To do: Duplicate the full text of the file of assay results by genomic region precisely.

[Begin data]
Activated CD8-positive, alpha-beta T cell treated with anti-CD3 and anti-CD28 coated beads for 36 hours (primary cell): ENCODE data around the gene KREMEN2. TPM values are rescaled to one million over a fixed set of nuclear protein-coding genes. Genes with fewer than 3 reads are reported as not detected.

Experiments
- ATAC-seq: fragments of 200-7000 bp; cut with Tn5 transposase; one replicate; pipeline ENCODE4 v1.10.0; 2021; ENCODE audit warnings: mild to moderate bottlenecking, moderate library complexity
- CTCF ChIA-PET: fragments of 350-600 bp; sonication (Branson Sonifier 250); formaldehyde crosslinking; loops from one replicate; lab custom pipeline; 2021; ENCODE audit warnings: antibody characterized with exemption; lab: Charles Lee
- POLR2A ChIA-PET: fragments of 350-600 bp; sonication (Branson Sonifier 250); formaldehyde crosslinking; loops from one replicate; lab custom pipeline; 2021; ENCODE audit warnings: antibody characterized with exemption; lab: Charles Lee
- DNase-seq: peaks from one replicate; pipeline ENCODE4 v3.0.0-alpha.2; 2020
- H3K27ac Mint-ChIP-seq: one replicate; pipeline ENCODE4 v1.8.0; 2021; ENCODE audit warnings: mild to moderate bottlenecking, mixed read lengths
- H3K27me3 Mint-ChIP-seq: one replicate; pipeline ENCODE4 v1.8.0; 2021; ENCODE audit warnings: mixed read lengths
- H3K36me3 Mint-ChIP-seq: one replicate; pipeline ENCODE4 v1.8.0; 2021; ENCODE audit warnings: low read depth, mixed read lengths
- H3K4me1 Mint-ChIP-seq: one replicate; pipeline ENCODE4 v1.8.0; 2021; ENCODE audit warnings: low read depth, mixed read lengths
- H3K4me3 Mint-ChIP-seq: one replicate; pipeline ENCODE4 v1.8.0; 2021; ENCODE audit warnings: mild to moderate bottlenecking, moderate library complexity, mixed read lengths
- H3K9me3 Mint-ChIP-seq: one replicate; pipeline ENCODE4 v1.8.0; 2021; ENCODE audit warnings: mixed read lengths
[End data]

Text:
Activated CD8-positive, alpha-beta T cell treated with anti-CD3 and anti-CD28 coated beads for 36 hours (primary cell): ENCODE data around the gene KREMEN2. TPM values are rescaled to one million over a fixed set of nuclear protein-coding genes. Genes with fewer than 3 reads are reported as not detected.

Experiments
- ATAC-seq: fragments of 200-7000 bp; cut with Tn5 transposase; one replicate; pipeline ENCODE4 v1.10.0; 2021; ENCODE audit warnings: mild to moderate bottlenecking, moderate library complexity
- CTCF ChIA-PET: fragments of 350-600 bp; sonication (Branson Sonifier 250); formaldehyde crosslinking; loops from one replicate; lab custom pipeline; 2021; ENCODE audit warnings: antibody characterized with exemption; lab: Charles Lee
- POLR2A ChIA-PET: fragments of 350-600 bp; sonication (Branson Sonifier 250); formaldehyde crosslinking; loops from one replicate; lab custom pipeline; 2021; ENCODE audit warnings: antibody characterized with exemption; lab: Charles Lee
- DNase-seq: peaks from one replicate; pipeline ENCODE4 v3.0.0-alpha.2; 2020
- H3K27ac Mint-ChIP-seq: one replicate; pipeline ENCODE4 v1.8.0; 2021; ENCODE audit warnings: mild to moderate bottlenecking, mixed read lengths
- H3K27me3 Mint-ChIP-seq: one replicate; pipeline ENCODE4 v1.8.0; 2021; ENCODE audit warnings: mixed read lengths
- H3K36me3 Mint-ChIP-seq: one replicate; pipeline ENCODE4 v1.8.0; 2021; ENCODE audit warnings: low read depth, mixed read lengths
- H3K4me1 Mint-ChIP-seq: one replicate; pipeline ENCODE4 v1.8.0; 2021; ENCODE audit warnings: low read depth, mixed read lengths
- H3K4me3 Mint-ChIP-seq: one replicate; pipeline ENCODE4 v1.8.0; 2021; ENCODE audit warnings: mild to moderate bottlenecking, moderate library complexity, mixed read lengths
- H3K9me3 Mint-ChIP-seq: one replicate; pipeline ENCODE4 v1.8.0; 2021; ENCODE audit warnings: mixed read lengths